Difference Between Shared Custody and Joint Custody

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 How Does Custody Work?


Individuals who have divorced or separated may need to know the answer to the question, “How does custody work?” Custody refers to the legal and physical relationship between a parent and child. The power to make decisions on the child’s behalf is one aspect of custody. Another aspect of custody is the child’s residing at a parent’s home. Historically, when parents divorced, courts would award physical custody to the child’s mother. The preference for the mother was known as the “maternal presumption.”

Under the maternal presumption, it was presumed that mothers were inherently superior caregivers to children. Modern law places emphasis not on the maternal presumption, but rather on the best interests of the child. If a court finds that a child’s best interests are served by having both parents retain custody, a court will divide custody. This allows both parents to play a role in the child’s development.

What is Joint Custody?

Individuals often are not familiar with the answer to the question of what is joint custody. The definition of joint custody is a child custody arrangement in which each parent has custody rights.

    • Dual custody and split custody refer to arrangements in which each parent has some custody rights.


  • When joint custody is awarded on a 50%/50% basis,the arrangement is often referred to as a half-custody arrangement. The parents have equal custody rights.

A joint custody arrangement allows both parents to share in making legal decisions on the child’s behalf. A joint custody arrangement also allows for the child to spend time at both parents’ residences. This arrangement is beneficial in that the child is allowed to maintain regular contact with both parents.The arrangement can be stressful to a child, however. A child’s having to spend some days at one parent’s residence and other days at the other parent’s residence can disrupt the child’s need for stability.

What are Some Differences Between Shared Custody and Joint Custody?

Many people often apply the terms “shared custody” and “joint custody” as if they mean the same thing. However, each term refers to a separate type of custody. Part of the reason for the confusion is because some states will also use them interchangeably. As such, it is important for you to keep in mind that they are actually two different forms of custody arrangements.

In general, the main point of joint custody is to provide both parents equal control over decisions regarding a child’s upbringing and to split the time that a child spends living with each of them.

On the other hand, shared custody focuses on how much contact the child has with each parent. Basically, shared custody aims to give the parents the opportunity to split the time that the child physically lives with them as close to 50/50 as possible.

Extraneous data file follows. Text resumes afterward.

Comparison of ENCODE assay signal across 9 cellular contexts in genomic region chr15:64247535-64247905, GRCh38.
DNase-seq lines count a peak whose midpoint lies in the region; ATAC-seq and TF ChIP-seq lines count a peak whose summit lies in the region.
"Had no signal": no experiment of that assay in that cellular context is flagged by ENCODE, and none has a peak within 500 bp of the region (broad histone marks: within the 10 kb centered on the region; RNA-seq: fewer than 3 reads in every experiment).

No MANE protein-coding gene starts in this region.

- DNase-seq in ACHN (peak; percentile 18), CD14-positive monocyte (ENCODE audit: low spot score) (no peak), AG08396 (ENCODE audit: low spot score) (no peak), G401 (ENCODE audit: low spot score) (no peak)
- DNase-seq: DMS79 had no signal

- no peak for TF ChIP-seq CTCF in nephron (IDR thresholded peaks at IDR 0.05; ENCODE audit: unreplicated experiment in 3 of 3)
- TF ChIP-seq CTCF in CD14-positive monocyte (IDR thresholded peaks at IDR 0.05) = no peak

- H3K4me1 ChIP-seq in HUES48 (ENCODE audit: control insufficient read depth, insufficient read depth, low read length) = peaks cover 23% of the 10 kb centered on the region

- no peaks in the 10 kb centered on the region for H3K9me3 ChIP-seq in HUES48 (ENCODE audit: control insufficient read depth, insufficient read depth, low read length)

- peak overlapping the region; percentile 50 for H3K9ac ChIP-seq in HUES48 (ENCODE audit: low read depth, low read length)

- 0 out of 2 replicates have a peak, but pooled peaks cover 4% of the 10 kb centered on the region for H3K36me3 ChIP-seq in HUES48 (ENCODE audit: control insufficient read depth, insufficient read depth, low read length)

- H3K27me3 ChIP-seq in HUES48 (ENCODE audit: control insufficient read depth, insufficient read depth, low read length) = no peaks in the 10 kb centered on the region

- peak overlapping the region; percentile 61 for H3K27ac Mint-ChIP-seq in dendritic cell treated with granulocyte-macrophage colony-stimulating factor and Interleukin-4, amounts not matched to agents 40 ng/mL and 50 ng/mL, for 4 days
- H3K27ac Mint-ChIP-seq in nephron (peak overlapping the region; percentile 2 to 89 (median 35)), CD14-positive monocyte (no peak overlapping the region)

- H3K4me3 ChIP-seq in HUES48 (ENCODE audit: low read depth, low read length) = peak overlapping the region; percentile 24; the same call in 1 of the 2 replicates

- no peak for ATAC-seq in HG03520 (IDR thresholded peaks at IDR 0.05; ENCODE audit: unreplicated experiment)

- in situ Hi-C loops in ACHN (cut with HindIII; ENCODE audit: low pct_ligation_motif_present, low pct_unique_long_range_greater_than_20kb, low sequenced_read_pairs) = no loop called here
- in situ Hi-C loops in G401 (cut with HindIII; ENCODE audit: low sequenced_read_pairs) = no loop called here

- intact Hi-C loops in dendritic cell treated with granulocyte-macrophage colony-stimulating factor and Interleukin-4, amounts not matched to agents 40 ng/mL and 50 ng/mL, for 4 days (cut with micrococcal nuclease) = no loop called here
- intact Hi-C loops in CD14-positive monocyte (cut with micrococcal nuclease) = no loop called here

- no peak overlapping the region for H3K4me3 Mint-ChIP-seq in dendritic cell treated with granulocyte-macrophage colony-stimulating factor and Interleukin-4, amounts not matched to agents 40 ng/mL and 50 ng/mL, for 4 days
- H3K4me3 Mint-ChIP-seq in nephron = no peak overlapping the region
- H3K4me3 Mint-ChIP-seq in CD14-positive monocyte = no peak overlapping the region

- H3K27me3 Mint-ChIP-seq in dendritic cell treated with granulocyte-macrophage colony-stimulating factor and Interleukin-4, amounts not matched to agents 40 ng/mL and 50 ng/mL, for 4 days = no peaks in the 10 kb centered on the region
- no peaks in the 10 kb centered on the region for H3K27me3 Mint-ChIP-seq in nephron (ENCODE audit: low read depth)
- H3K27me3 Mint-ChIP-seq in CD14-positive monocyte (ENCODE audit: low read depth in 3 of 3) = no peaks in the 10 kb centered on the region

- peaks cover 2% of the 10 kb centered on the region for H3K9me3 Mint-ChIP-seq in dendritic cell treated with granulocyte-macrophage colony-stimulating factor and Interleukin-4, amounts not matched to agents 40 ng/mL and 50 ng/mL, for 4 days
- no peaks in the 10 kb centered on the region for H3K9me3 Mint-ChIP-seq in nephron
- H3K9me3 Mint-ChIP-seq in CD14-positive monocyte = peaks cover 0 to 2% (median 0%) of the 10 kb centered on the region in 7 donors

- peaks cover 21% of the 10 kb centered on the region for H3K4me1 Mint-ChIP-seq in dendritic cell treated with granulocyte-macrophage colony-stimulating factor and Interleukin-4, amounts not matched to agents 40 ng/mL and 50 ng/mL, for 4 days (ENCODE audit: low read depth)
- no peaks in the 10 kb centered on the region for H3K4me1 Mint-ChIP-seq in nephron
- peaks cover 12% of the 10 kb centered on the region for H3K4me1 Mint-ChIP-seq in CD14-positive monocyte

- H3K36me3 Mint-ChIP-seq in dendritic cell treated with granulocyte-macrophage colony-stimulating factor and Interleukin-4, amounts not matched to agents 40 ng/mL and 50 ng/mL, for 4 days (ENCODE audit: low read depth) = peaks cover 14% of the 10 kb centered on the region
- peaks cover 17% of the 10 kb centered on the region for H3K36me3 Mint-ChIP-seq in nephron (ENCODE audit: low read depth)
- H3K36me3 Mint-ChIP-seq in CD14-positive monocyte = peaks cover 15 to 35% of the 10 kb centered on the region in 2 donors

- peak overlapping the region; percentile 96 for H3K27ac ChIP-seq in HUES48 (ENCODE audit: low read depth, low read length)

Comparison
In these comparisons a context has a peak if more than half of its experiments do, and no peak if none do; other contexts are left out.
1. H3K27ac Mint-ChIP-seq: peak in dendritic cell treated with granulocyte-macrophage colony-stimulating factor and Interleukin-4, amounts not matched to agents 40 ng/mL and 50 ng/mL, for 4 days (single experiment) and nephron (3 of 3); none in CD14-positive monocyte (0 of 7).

If these definitions still sound fairly similar to you, that is because shared custody is a very specific subtype of joint custody. Therefore, in order to remember the difference between the two, the main thing to remember is that joint custody is more concerned with making legal decisions for the child, whereas shared custody is about how much time the parents get to spend with their child.

Why Should I Want Joint Custody?

As discussed above, joint custody gives both parents the opportunity to spend time with and to help raise their child. Oftentimes, it can be difficult to decide on custody arrangements since each parent usually wants their child to live with them, but they cannot due to a divorce or separation.

Joint custody provides a solution to this issue by allowing the parents to split decision-making rights (i.e., joint legal custody), and to have either equal amount of time or close to an equal amount of time with their child (i.e., joint physical custody).

Additionally, joint custody affords the parties certain parental rights. However, the types of parental rights that each parent is granted will depend on how joint custody is awarded.

For example, if the parents agree to have joint legal and physical custody, and the court approves their decision, then their parental rights will be evenly distributed. In contrast, this will not be the case if only one parent has full physical custody, but they maintain equal joint legal custody.

The following list provides some examples of parental rights in accordance with each category of joint custody, which includes:

    • Joint Legal Custody: Parents with joint legal custody retain rights to make decisions about the child’s upbringing, such as their education, religious instruction, legal status, and what kind of medical care they receive.


  • Joint Physical Custody: On the other hand, joint physical custody refers to rights regarding where the child lives and how much time they spend with a parent. In most instances, joint physical custody means that the parents will split the maximum amount of time that they can live with a child. The parents may also opt to make different living arrangements (e.g., the child lives with one parent during the school year and the other in the summer).